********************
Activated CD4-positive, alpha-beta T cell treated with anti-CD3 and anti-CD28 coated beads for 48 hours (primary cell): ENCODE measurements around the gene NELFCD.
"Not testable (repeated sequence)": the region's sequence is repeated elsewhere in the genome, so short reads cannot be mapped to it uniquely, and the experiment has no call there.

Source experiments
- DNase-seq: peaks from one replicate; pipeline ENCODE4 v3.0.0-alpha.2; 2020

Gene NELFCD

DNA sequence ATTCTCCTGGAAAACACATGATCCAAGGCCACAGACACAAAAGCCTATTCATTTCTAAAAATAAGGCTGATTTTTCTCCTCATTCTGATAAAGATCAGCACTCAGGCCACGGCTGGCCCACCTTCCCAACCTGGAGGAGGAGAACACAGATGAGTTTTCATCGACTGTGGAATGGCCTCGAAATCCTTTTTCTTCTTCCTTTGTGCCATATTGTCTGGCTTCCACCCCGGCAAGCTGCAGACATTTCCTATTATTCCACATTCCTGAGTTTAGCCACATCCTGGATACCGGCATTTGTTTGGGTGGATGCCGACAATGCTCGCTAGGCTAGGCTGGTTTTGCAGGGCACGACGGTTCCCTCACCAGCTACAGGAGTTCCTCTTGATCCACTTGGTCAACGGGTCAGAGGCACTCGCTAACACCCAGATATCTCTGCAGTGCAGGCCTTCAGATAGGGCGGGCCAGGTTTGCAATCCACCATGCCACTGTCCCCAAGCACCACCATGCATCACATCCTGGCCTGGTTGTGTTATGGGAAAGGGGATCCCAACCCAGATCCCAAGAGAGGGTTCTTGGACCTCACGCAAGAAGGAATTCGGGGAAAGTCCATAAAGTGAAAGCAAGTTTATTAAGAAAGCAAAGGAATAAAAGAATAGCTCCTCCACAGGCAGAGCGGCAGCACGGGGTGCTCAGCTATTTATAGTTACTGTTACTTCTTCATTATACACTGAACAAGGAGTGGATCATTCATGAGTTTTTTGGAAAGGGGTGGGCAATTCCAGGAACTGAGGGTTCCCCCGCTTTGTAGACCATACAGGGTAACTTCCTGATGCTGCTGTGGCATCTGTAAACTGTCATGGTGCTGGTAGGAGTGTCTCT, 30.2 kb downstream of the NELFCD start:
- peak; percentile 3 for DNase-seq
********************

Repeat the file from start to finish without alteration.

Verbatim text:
Activated CD4-positive, alpha-beta T cell treated with anti-CD3 and anti-CD28 coated beads for 48 hours (primary cell): ENCODE measurements around the gene NELFCD.
"Not testable (repeated sequence)": the region's sequence is repeated elsewhere in the genome, so short reads cannot be mapped to it uniquely, and the experiment has no call there.

Source experiments
- DNase-seq: peaks from one replicate; pipeline ENCODE4 v3.0.0-alpha.2; 2020

Gene NELFCD

DNA sequence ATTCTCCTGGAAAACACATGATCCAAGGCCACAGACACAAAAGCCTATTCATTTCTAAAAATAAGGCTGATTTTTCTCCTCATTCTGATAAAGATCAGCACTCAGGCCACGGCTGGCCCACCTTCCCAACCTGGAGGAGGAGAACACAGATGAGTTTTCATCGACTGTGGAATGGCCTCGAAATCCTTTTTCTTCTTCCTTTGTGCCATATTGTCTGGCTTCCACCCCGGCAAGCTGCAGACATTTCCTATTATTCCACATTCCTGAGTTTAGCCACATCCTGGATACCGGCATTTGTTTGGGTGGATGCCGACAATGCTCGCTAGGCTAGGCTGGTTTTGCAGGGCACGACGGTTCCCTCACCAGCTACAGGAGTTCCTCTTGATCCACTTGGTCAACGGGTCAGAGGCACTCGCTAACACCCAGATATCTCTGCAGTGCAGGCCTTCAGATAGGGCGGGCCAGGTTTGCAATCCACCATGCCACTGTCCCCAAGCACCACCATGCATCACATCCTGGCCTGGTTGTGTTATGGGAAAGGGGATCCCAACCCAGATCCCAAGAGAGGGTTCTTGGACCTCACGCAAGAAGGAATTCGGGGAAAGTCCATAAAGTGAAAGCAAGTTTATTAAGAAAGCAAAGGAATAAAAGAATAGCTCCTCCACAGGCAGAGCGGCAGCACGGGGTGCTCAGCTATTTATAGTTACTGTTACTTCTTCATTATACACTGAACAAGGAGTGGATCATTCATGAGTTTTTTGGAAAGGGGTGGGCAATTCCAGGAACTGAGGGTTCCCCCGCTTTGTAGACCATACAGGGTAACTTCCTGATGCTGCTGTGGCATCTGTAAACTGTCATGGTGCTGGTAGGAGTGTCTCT, 30.2 kb downstream of the NELFCD start:
- peak; percentile 3 for DNase-seq